New York-based reporter and pundit John Podhoretz said George W. Bush is perhaps the most personally conservative individual to hold the presidency in modern times.
"He is a teetotaler, an ex-smoker, a relentless exerciser, a punctilious man who goes to bed at 9:30 every night after spending 15 minutes reading an entry in his Tyndall House Page-A-Day Bible," Podhoretz wrote. "He doesn't like movies with cursing in them. (He does swear like a sailor in private, as his father did, but will not take the Lord's name in vain). And he prays daily for guidance."
And in his soon-to-be released book, "Bush Country: How Dubya Became a Great President While Driving Liberals Insane" (St. Martin's Press), Podhoretz will attempt to shatter the "liberal myth" that Bush is also "a liar."
The author will argue that the possibility Iraq obtained large stores of uranium from Niger, as reported by British intelligence and cited by Bush in the 2003 State of the Union address, was credible at the time.
Former CIA official Joseph Wilson claimed that the information was exaggerated to support going to war against Iraq.
"That the United States might choose to accept the conclusions of British intelligence rather than the conclusions of Joseph Wilson does not mean we went to war under false pretenses," Podhoretz wrote. "The very fact that Wilson could claim such a thing is evidence either of vanity run amok or - what is clearly the case - a political and ideological mission to invalidate the war with Iraq after the fact."
ONLY THE BEST
If man is to reach Mars, then it shouldn't just be any man.
Rep. Lincoln Diaz-Balart (R-Fla.), a member of the House Rules Committee, has taken to the floor the "NASA Workforce Flexibility Act," which authorizes NASA to offer incentives to valued current and prospective employees to ensure that when America heads farther into space, the industry's best and brightest are on board.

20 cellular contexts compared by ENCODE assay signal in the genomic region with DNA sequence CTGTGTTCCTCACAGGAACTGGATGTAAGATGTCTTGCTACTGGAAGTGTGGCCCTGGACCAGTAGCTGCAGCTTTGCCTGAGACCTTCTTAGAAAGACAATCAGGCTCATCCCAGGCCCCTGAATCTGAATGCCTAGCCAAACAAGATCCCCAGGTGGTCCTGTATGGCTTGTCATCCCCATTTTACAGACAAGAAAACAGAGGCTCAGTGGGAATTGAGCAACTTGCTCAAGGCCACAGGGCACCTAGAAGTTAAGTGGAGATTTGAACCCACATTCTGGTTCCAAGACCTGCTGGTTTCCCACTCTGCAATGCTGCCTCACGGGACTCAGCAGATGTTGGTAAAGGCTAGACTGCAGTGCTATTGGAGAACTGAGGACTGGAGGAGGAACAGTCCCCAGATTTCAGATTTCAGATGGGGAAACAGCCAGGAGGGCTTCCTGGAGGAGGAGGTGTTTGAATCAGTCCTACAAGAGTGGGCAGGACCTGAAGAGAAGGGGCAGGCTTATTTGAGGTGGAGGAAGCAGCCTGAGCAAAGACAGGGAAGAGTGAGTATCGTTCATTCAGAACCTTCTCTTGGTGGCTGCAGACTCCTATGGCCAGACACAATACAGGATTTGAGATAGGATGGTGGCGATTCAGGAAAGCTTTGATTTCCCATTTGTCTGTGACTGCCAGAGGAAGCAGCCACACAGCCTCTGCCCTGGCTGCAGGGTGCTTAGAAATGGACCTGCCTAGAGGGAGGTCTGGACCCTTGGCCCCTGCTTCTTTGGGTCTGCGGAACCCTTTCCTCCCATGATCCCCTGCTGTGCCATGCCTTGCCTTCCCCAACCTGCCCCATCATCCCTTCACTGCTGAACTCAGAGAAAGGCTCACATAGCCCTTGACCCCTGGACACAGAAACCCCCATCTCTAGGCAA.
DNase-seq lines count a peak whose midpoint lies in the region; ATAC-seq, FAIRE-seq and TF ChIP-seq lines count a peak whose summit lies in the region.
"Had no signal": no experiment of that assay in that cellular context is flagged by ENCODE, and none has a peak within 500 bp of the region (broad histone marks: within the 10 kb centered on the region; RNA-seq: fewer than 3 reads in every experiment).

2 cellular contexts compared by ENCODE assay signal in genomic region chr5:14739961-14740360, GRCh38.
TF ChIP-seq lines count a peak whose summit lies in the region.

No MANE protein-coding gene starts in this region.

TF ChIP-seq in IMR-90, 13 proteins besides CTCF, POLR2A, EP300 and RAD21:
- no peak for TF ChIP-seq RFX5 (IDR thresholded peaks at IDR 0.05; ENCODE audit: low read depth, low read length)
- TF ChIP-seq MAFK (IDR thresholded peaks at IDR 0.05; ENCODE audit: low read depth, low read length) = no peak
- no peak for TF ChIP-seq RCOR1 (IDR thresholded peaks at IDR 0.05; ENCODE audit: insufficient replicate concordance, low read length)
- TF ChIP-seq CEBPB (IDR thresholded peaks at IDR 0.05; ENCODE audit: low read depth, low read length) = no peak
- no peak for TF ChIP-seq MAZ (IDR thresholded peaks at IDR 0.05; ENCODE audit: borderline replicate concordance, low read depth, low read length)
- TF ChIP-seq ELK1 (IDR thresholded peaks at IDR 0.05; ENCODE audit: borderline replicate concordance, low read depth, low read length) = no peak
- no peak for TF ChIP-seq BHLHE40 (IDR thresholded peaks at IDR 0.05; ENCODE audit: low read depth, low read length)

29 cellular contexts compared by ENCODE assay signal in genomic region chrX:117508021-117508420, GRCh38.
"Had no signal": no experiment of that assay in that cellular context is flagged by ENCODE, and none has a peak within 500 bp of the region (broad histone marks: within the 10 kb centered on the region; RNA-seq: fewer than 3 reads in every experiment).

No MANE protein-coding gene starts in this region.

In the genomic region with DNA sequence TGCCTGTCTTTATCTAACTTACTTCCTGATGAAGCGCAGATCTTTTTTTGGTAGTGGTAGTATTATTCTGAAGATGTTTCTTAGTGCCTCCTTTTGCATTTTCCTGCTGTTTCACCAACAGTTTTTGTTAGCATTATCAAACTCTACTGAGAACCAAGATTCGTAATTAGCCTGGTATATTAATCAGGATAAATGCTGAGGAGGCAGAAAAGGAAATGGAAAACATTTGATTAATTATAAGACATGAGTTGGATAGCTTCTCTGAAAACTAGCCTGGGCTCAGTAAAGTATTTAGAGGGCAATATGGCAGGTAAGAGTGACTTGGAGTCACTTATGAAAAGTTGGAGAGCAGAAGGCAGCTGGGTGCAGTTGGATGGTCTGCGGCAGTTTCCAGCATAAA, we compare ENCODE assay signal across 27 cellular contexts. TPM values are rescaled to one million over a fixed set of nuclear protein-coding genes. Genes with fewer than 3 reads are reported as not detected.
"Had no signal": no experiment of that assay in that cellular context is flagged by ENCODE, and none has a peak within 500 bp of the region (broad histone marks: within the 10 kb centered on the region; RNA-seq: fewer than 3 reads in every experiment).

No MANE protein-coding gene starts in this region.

Specifically, the act would authorize "recruitment, relocation and retention bonuses" as an incentive to NASA employees, grant "term appointments" to the most valued scientific minds, and afford NASA Administrator Sean O'Keefe the ability to provide "pay increases" to those in critical positions and with superior qualifications.
"It is our responsibility to ensure that this essential program will attract the best and brightest scientists, from any background, and I believe this legislation helps to achieve this end," says the congressman.
STICK TO POTATOES
An election "primary" hosted over iVote.com invites voters to participate in a nonsanctioned protest vote to demonstrate the "flawed undemocratic nature" of the nation's current presidential primary process.
"The current primary process virtually empowers Iowa, New Hampshire and the Super Tuesday states to unilaterally ordain who the presidential nominees will be," said iVote architect Larry Ward.
"California, Connecticut, Georgia, Maryland, Massachusetts, Minnesota, New York, Ohio, Rhode Island, Vermont all vote on March 2, nearly one month after Super Tuesday and long after the presidential nominee will have been selected."
Ward, president of Interactive Political Media, said if enough voters cast protest votes in the 2004 Internet primary, the disenfranchised may have a vote that counts in 2008.
One Internet voter from Idaho wrote: "I am glad someone finally is standing up for the voters here in Idaho. For the last 20 years, my candidate has been erased from the presidential primary before I was able to vote. That is unjust."